1. Developmental Biology
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Segmentation of the zebrafish axial skeleton relies on notochord sheath cells and not on the segmentation clock

  1. Laura LLeras Forero
  2. Rachna Narayanan
  3. Leonie F A Huitema
  4. Maaike VanBergen
  5. Alexander Apschner
  6. Josi Peterson-Maduro
  7. Ive Logister
  8. Guillaume Valentin
  9. Luis G Morelli
  10. Andrew Oates  Is a corresponding author
  11. Stefan Schulte-Merker  Is a corresponding author
  1. University of Münster, Germany
  2. The Francis Crick Institute, United Kingdom
  3. Hubrecht Institute, Netherlands
  4. University College London, United Kingdom
  5. Instituto de Investigación en Biomedicina de Buenos Aires, Argentina
Research Article
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Cite this article as: eLife 2018;7:e33843 doi: 10.7554/eLife.33843

Abstract

Segmentation of the axial skeleton in amniotes depends on the segmentation clock which patterns the paraxial mesoderm and the sclerotome. While the segmentation clock clearly operates in teleosts, the role of the sclerotome in establishing the axial skeleton is unclear. We severely disrupt zebrafish paraxial segmentation, yet observe a largely normal segmentation process of the chordacentra. We demonstrate that axial entpd5+ notochord sheath cells are responsible for chordacentrum mineralization, and serve as a marker for axial segmentation. While autonomous within the notochord sheath, entpd5 expression and centrum formation show some plasticity and can respond to myotome pattern. These observations reveal for the first time the dynamics of notochord segmentation in a teleost, and are consistent with an autonomous patterning mechanism that is influenced, but not determined by adjacent paraxial mesoderm. This behavior is not consistent with a clock-type mechanism in the notochord.

Data availability

Modelling films and images for the virtual time lapse have been uploaded to a public server from the university of Münster.The code in order to reproduce the model has been submitted to E-life directly

Article and author information

Author details

  1. Laura LLeras Forero

    Institute for Cardiovascular Organogenesis and Regeneration, Faculty of Medicine, University of Münster, Münster, Germany
    Competing interests
    The authors declare that no competing interests exist.
  2. Rachna Narayanan

    The Francis Crick Institute, London, United Kingdom
    Competing interests
    The authors declare that no competing interests exist.
  3. Leonie F A Huitema

    Hubrecht Institute, Utrecht, Netherlands
    Competing interests
    The authors declare that no competing interests exist.
  4. Maaike VanBergen

    Institute for Cardiovascular Organogenesis and Regeneration, Faculty of Medicine, University of Münster, Münster, Germany
    Competing interests
    The authors declare that no competing interests exist.
  5. Alexander Apschner

    Hubrecht Institute, Utrecht, Netherlands
    Competing interests
    The authors declare that no competing interests exist.
  6. Josi Peterson-Maduro

    Hubrecht Institute, Utrecht, Netherlands
    Competing interests
    The authors declare that no competing interests exist.
  7. Ive Logister

    Hubrecht Institute, Utrecht, Netherlands
    Competing interests
    The authors declare that no competing interests exist.
  8. Guillaume Valentin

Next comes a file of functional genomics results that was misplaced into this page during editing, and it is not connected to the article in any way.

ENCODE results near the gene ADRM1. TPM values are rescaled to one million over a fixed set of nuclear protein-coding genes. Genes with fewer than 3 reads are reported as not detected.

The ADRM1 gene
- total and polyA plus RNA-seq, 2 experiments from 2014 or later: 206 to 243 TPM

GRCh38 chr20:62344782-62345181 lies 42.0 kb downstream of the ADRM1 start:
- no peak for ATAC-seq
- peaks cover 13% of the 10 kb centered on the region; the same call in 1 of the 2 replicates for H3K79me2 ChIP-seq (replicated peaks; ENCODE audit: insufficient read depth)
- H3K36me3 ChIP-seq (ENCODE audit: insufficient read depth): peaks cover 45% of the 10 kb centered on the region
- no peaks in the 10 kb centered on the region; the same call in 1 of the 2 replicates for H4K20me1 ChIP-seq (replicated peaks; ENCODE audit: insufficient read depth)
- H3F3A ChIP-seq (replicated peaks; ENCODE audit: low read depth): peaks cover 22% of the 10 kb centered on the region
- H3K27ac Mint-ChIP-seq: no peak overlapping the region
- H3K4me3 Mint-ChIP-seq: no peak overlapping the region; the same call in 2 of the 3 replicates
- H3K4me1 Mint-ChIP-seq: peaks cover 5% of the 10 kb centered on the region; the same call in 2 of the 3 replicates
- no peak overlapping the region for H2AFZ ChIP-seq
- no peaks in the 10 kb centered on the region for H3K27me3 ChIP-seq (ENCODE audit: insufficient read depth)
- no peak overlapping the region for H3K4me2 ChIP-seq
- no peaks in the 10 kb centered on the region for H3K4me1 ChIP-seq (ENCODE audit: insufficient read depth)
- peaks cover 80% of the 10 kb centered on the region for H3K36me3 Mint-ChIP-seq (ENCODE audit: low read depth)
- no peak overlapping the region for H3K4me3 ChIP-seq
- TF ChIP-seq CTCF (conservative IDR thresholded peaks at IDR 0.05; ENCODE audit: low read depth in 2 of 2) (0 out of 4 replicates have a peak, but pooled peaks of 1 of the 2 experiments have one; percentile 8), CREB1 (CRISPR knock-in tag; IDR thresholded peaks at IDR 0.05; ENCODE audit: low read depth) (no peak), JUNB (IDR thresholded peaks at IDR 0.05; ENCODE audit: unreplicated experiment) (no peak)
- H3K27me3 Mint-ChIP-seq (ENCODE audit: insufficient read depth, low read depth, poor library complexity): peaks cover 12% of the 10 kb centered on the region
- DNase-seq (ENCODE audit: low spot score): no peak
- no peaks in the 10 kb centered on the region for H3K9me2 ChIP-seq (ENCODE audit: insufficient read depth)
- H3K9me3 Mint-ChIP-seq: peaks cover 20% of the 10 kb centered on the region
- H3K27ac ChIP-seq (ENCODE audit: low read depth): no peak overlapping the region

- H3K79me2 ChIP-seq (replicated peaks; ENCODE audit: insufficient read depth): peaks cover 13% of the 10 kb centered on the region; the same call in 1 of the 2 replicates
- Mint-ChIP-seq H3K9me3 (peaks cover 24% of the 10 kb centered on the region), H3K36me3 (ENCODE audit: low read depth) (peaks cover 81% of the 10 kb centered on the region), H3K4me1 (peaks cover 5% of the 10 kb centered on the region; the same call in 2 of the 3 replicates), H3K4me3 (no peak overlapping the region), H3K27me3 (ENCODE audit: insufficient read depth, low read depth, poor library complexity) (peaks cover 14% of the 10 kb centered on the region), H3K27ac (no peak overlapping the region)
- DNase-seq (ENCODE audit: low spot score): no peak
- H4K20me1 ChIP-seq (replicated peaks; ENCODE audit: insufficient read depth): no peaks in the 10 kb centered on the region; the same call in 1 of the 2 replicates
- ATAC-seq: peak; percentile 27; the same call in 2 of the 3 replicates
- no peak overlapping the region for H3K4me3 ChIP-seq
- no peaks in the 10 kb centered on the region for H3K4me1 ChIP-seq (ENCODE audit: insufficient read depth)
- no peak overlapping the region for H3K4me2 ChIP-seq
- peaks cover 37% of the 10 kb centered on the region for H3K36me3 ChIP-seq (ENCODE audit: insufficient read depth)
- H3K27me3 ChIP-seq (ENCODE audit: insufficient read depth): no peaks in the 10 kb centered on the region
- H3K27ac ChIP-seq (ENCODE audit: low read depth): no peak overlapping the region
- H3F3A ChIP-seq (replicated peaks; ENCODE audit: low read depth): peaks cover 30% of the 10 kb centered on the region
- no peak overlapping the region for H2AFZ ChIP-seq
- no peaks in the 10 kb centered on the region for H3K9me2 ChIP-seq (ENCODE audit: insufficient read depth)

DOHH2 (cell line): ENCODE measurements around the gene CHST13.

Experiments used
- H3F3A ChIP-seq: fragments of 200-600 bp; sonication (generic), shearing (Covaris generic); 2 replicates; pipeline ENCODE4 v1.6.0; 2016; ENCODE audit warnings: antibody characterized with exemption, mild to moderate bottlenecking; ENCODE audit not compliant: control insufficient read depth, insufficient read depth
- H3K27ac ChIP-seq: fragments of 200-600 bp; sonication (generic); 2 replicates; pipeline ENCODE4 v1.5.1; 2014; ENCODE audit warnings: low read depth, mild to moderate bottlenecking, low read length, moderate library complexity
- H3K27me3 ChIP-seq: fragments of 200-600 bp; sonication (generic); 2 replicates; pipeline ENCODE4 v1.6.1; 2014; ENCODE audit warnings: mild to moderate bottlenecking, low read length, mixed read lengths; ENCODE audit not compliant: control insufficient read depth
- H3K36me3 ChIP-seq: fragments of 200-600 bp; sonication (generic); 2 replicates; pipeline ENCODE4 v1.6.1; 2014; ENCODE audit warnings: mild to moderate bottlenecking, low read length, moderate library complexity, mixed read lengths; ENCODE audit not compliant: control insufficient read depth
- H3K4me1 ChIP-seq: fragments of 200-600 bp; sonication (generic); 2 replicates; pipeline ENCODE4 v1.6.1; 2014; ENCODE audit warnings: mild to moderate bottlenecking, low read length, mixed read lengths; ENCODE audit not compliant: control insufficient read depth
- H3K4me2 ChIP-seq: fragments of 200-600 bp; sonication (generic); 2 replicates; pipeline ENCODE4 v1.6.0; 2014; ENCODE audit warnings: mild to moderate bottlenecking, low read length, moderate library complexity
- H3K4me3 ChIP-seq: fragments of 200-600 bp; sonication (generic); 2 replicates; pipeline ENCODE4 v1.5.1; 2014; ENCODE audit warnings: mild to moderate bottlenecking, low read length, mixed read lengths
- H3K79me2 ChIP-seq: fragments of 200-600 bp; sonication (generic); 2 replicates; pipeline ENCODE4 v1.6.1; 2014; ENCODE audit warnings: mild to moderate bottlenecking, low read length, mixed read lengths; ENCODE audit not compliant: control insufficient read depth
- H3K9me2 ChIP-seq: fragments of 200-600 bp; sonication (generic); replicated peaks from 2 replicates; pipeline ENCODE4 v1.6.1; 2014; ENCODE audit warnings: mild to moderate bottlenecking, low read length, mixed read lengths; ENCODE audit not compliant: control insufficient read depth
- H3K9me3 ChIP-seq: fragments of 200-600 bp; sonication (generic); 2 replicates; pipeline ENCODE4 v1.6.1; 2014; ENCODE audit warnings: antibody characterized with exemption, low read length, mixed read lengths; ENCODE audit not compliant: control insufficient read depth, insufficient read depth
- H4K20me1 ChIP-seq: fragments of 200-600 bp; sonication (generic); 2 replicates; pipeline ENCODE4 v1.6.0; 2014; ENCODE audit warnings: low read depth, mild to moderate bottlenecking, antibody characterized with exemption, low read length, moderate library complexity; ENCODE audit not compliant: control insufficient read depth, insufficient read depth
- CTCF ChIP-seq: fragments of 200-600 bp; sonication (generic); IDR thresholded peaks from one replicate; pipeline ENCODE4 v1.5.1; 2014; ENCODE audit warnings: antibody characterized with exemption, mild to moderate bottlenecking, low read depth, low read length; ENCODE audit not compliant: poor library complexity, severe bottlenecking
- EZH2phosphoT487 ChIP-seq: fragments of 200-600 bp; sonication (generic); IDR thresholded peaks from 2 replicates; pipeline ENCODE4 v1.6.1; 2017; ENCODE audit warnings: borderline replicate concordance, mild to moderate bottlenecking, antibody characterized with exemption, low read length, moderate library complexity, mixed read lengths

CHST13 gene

Department of Cell and Developmental Biology, University College London, London, United Kingdom
    Competing interests
    The authors declare that no competing interests exist.
  9. Luis G Morelli

    Instituto de Investigación en Biomedicina de Buenos Aires, Buenos Aires, Argentina
    Competing interests
    The authors declare that no competing interests exist.
  10. Andrew Oates

    The Francis Crick Institute, London, United Kingdom
    For correspondence
    andrew.oates@epfl.ch
    Competing interests
    The authors declare that no competing interests exist.
    ORCID icon "This ORCID iD identifies the author of this article:" 0000-0002-3015-3978
  11. Stefan Schulte-Merker

    Institute for Cardiovascular Organogenesis and Regeneration, Faculty of Medicine, University of Münster, Münster, Germany
    For correspondence
    Stefan.Schulte-Merker@ukmuenster.de
    Competing interests
    The authors declare that no competing interests exist.
    ORCID icon "This ORCID iD identifies the author of this article:" 0000-0003-3617-8807

Funding

Cancer Research UK

  • Rachna Narayanan
  • Andrew Oates

Medical Research Council

  • Rachna Narayanan
  • Andrew Oates

Wellcome

  • Guillaume Valentin
  • Andrew Oates

Fondo para la Investigación Científica y Tecnológica

  • Luis G Morelli

Deutsche Forschungsgemeinschaft

  • Laura LLeras Forero
  • Stefan Schulte-Merker

The funders had no role in study design, data collection and interpretation, or the decision to submit the work for publication.

Ethics

Animal experimentation: Animal experiments were approved by the Animal Experimentation Committee (DEC) of the Royal Netherlands Academy of Arts and Sciences and by the UK Home Office under PPL 70/7675

Reviewing Editor

  1. Tanya T. Whitfield, University of Sheffield, United Kingdom

Publication history

  1. Received: November 25, 2017
  2. Accepted: April 4, 2018
  3. Accepted Manuscript published: April 6, 2018 (version 1)
  4. Version of Record published: May 21, 2018 (version 2)

Copyright

© 2018, LLeras Forero et al.

This article is distributed under the terms of the Creative Commons Attribution License permitting unrestricted use and redistribution provided that the original author and source are credited.

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